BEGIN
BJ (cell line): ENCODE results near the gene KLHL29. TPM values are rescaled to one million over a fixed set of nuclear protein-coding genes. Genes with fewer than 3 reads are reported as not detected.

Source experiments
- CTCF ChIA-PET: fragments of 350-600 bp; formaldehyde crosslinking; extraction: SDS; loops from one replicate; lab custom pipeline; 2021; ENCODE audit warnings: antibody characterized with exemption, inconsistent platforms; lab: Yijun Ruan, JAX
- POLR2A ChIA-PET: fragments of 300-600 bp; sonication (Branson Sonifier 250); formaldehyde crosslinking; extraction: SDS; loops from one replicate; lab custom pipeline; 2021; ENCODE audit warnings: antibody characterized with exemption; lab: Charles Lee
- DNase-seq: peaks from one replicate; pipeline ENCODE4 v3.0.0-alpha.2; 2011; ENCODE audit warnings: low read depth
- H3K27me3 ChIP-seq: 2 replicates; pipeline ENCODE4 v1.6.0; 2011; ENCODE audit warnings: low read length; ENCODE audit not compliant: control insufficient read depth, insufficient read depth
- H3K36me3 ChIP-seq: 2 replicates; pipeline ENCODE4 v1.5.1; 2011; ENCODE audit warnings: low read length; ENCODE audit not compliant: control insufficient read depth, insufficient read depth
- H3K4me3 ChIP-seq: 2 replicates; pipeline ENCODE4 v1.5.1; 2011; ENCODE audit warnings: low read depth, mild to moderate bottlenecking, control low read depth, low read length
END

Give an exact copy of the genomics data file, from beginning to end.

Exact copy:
BJ (cell line): ENCODE results near the gene KLHL29. TPM values are rescaled to one million over a fixed set of nuclear protein-coding genes. Genes with fewer than 3 reads are reported as not detected.

Source experiments
- CTCF ChIA-PET: fragments of 350-600 bp; formaldehyde crosslinking; extraction: SDS; loops from one replicate; lab custom pipeline; 2021; ENCODE audit warnings: antibody characterized with exemption, inconsistent platforms; lab: Yijun Ruan, JAX
- POLR2A ChIA-PET: fragments of 300-600 bp; sonication (Branson Sonifier 250); formaldehyde crosslinking; extraction: SDS; loops from one replicate; lab custom pipeline; 2021; ENCODE audit warnings: antibody characterized with exemption; lab: Charles Lee
- DNase-seq: peaks from one replicate; pipeline ENCODE4 v3.0.0-alpha.2; 2011; ENCODE audit warnings: low read depth
- H3K27me3 ChIP-seq: 2 replicates; pipeline ENCODE4 v1.6.0; 2011; ENCODE audit warnings: low read length; ENCODE audit not compliant: control insufficient read depth, insufficient read depth
- H3K36me3 ChIP-seq: 2 replicates; pipeline ENCODE4 v1.5.1; 2011; ENCODE audit warnings: low read length; ENCODE audit not compliant: control insufficient read depth, insufficient read depth
- H3K4me3 ChIP-seq: 2 replicates; pipeline ENCODE4 v1.5.1; 2011; ENCODE audit warnings: low read depth, mild to moderate bottlenecking, control low read depth, low read length